Research shows that South Africa is fast becoming a suicide capital. The number of young adults (aged 15-24) who commit and attempt suicide exceeds the international rate.
Stress, as well as the pressures and demands of school work and exams, can become too much for students. Enoch Motsoaledi, an academic lecturer at Wits who is studying towards a PhD in clinical psychology, says individuals may see suicide as their only option when experiencing deep despair and hopelessness.
Motsoaledi explains that signs that one is stressed differ from person to person, but that most people have common responses. “Experiencing stress can lead to physical, psychological and behavioural symptoms”, says Motsoaledi. These symptoms are a reflection of fight-flight response and not a sign of disease. “Stress is not a disease.”
Some physical symptoms of stress are breathlessness, fatigue, tension headaches and a dry mouth. Psychological symptoms include anxiety, inability to cope, hopelessness/helplessness and mood swings.
Stress is manageable but because of the negative stigma surrounding therapy and counselling many people don’t seek help early and this leads to one’s problems worsening, says Esther Monyela, an education psychologist.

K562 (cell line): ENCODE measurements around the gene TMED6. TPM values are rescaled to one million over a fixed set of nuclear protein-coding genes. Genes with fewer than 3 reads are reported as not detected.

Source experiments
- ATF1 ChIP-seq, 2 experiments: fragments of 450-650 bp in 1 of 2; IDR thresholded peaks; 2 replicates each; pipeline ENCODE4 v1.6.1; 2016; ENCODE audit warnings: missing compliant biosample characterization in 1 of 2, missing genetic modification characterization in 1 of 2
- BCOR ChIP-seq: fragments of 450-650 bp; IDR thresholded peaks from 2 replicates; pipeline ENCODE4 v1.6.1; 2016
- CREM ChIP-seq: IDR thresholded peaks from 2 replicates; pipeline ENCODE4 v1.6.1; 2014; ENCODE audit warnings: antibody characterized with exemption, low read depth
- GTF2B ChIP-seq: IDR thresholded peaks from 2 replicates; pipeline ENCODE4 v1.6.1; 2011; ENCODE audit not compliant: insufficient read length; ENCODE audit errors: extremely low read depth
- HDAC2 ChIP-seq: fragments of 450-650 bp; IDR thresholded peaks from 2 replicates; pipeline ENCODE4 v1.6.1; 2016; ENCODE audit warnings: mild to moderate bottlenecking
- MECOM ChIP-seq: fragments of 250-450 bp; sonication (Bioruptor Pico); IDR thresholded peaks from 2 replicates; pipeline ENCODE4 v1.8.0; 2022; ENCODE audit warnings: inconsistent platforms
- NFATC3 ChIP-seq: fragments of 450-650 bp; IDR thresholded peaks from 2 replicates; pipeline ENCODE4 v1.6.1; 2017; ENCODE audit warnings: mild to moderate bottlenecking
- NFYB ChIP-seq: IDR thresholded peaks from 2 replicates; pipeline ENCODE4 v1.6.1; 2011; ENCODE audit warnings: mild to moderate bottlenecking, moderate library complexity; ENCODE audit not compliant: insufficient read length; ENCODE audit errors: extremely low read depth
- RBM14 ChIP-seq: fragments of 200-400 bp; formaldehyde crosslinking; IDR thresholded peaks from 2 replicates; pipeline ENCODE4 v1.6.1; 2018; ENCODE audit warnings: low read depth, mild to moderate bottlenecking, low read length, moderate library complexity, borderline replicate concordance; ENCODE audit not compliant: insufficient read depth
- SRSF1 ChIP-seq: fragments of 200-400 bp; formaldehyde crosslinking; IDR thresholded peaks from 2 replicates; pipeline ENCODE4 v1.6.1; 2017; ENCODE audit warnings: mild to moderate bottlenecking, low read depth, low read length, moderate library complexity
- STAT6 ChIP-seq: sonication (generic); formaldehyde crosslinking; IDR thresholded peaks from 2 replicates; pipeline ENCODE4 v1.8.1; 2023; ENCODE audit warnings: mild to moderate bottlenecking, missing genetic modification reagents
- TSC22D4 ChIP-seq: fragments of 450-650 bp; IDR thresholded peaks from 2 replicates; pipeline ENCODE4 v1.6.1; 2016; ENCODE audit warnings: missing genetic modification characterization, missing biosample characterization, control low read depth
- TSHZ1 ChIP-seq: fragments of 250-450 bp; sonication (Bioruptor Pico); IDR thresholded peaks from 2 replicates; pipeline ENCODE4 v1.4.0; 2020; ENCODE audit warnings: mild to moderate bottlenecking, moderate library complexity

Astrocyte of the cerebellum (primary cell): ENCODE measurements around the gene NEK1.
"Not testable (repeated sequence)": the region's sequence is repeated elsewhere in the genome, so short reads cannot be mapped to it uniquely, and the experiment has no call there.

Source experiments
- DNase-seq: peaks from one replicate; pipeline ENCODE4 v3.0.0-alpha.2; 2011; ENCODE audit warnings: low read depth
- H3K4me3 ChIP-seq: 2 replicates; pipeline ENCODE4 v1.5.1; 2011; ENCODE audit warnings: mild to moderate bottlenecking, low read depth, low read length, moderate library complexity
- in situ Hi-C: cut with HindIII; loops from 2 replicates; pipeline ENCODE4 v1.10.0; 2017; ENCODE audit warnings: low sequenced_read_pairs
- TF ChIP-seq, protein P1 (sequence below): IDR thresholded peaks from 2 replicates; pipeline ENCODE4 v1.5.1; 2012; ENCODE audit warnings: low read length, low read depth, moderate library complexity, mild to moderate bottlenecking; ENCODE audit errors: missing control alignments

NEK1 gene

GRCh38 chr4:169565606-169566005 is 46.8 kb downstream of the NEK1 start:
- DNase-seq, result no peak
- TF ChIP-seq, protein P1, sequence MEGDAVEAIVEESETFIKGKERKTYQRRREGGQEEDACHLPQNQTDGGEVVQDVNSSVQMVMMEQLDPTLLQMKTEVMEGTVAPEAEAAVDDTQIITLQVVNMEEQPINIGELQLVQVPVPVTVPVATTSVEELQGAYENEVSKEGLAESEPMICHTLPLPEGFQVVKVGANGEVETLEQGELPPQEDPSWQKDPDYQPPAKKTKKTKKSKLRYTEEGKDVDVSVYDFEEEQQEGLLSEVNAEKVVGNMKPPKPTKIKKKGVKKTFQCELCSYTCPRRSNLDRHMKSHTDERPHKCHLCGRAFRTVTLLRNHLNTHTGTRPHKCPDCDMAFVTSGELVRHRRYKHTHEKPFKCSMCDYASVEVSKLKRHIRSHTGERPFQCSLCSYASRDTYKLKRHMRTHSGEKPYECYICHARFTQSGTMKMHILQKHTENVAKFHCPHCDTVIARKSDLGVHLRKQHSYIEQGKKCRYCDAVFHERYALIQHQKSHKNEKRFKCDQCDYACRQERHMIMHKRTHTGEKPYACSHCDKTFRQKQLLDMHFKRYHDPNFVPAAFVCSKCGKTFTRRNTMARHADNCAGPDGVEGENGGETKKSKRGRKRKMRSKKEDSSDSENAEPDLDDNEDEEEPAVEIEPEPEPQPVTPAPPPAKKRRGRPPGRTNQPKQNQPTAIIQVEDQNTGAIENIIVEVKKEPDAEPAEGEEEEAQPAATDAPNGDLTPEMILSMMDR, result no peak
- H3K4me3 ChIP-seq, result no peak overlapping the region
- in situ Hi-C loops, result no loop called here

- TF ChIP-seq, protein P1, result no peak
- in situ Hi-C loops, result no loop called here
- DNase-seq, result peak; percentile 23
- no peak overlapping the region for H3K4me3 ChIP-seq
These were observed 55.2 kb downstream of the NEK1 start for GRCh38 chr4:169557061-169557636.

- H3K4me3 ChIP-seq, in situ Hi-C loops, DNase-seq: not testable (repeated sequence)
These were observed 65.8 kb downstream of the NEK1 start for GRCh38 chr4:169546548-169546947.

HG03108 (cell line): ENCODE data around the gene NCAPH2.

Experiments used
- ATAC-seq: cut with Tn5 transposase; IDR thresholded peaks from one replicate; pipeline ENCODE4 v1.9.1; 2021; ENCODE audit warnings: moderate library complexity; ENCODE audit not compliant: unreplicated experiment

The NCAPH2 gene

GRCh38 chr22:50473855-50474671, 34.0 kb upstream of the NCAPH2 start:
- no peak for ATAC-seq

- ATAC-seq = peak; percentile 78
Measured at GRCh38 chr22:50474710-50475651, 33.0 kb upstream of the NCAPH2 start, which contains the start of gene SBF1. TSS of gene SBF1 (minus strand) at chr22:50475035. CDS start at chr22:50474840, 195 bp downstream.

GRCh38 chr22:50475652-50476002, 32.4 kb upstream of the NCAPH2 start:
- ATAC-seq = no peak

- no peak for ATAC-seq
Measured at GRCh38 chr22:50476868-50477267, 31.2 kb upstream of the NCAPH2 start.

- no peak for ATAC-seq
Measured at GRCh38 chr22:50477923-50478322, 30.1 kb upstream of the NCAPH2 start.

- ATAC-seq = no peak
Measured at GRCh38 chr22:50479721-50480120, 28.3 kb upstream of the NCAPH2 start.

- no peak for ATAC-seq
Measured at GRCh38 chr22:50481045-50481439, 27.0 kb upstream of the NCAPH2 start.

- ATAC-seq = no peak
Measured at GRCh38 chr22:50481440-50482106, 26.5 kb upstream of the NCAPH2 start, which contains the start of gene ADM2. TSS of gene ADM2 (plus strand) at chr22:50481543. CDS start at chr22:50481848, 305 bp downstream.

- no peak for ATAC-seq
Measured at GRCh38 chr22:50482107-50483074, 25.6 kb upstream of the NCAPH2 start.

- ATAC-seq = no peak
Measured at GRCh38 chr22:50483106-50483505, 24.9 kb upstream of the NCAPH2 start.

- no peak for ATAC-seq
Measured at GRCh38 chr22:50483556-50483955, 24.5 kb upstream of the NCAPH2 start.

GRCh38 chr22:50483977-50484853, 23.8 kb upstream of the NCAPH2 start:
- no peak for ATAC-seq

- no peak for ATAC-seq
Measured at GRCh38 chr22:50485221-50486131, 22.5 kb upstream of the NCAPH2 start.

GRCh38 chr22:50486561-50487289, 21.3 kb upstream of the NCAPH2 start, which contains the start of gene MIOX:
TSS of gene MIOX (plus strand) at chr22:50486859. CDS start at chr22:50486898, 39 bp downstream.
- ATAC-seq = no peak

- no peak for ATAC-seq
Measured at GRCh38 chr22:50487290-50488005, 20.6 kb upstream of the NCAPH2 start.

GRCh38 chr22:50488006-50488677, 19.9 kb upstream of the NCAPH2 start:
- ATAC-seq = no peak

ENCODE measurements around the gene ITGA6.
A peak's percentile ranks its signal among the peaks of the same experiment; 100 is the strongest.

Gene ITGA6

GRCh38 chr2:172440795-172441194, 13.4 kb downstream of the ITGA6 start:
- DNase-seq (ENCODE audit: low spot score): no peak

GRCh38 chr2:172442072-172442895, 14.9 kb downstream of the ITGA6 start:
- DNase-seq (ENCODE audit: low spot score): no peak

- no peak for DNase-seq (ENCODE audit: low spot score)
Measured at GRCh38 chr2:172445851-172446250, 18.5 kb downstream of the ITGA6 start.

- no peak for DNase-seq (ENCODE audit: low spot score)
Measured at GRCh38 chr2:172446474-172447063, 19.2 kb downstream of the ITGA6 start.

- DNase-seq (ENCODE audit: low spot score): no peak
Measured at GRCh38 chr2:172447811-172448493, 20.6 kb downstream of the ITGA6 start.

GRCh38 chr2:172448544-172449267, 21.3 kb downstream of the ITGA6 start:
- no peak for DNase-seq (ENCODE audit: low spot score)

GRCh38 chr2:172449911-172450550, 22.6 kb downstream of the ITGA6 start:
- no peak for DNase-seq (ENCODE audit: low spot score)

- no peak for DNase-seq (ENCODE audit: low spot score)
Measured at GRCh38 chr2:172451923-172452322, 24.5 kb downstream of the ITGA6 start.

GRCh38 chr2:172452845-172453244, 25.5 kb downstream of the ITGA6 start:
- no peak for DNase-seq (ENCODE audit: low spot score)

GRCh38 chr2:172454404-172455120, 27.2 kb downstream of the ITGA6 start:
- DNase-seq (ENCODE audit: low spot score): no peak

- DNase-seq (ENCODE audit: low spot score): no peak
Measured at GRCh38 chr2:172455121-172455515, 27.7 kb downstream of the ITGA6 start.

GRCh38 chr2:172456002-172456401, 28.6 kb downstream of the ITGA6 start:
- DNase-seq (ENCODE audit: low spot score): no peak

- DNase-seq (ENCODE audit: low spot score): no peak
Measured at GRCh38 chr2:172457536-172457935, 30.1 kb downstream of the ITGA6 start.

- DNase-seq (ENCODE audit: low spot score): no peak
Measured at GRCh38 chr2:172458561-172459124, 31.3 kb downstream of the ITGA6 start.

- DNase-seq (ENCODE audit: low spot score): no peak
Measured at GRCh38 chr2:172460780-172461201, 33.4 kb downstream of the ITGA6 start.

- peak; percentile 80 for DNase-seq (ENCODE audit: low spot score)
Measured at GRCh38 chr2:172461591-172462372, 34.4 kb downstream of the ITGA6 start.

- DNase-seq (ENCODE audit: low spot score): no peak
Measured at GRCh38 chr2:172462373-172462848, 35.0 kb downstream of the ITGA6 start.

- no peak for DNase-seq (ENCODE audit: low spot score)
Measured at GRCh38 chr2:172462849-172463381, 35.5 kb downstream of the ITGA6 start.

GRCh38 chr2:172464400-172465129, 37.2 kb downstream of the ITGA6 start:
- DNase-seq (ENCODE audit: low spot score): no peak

The Wits Career Counselling and Development Unit (CCDU) has support structures for students feeling stressed and not coping with their studies.
They have trained professionals who offer counselling and therapy services to students. Their role is to help you help yourself. They operate in line with standards governed by the Health Professionals Council of South Africa and their services are strictly confidential.
For student experiencing a crisis and need to see a therapist prior to booking an appointment, a therapist will be available. The CCDU also offers group and peer therapy. Peer therapy involves counselling by psychology masters students, who are supervised by qualified psychologists.
If you’re afraid to get help because of the stigma associated with therapy, Motsoaledi encourages you to build supportive relationships, engage in positive self-talk and practise relaxation techniques.
Acknowledging your problem and the elements of your problem through therapy and counselling could save your life.
For more information, visit the CCDU on West Campus or contact them on 011 717 9140/32 or firstname.lastname@example.org